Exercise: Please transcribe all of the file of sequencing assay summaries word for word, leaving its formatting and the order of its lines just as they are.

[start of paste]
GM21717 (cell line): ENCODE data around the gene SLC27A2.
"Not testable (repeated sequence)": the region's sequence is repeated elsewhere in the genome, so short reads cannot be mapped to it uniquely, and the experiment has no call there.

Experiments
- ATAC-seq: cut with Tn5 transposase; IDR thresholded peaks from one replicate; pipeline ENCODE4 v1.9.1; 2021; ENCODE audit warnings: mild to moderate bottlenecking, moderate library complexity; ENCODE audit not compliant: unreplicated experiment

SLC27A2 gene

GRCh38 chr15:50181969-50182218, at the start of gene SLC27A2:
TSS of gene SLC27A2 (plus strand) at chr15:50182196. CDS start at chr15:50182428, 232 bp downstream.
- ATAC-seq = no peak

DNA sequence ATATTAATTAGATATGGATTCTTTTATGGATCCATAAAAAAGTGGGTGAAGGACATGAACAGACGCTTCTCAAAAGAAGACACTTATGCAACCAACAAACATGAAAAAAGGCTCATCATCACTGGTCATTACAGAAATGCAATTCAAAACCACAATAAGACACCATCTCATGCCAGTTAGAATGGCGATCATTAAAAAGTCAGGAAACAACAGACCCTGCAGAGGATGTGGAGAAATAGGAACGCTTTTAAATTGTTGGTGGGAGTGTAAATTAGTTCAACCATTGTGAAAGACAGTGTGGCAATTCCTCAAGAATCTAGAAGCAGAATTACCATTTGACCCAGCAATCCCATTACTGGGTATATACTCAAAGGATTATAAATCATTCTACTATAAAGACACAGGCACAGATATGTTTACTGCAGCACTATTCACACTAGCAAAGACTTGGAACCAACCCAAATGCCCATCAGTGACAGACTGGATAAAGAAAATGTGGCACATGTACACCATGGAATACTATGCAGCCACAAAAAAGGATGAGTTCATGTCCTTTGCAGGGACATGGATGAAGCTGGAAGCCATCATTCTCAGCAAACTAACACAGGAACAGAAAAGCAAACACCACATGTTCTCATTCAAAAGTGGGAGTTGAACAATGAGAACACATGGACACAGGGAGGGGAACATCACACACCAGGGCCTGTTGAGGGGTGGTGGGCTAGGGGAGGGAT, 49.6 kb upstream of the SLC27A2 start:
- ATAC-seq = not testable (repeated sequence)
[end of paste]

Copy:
GM21717 (cell line): ENCODE data around the gene SLC27A2.
"Not testable (repeated sequence)": the region's sequence is repeated elsewhere in the genome, so short reads cannot be mapped to it uniquely, and the experiment has no call there.

Experiments
- ATAC-seq: cut with Tn5 transposase; IDR thresholded peaks from one replicate; pipeline ENCODE4 v1.9.1; 2021; ENCODE audit warnings: mild to moderate bottlenecking, moderate library complexity; ENCODE audit not compliant: unreplicated experiment

SLC27A2 gene

GRCh38 chr15:50181969-50182218, at the start of gene SLC27A2:
TSS of gene SLC27A2 (plus strand) at chr15:50182196. CDS start at chr15:50182428, 232 bp downstream.
- ATAC-seq = no peak

DNA sequence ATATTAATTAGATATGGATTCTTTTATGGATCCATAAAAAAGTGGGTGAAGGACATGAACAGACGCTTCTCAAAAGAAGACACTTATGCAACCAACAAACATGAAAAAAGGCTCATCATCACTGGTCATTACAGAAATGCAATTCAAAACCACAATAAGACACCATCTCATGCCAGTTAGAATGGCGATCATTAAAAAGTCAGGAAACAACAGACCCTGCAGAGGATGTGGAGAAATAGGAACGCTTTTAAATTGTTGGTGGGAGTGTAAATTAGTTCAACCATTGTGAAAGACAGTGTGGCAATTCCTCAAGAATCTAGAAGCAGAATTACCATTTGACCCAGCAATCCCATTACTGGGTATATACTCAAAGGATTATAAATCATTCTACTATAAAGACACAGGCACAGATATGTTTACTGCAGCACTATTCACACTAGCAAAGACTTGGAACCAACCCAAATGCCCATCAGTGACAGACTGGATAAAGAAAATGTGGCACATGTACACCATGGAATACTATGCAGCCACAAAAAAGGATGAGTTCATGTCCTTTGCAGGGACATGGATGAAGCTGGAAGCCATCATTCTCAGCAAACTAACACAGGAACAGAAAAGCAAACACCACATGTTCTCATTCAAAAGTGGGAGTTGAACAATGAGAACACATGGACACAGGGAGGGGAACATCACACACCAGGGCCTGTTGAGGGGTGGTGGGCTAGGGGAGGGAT, 49.6 kb upstream of the SLC27A2 start:
- ATAC-seq = not testable (repeated sequence)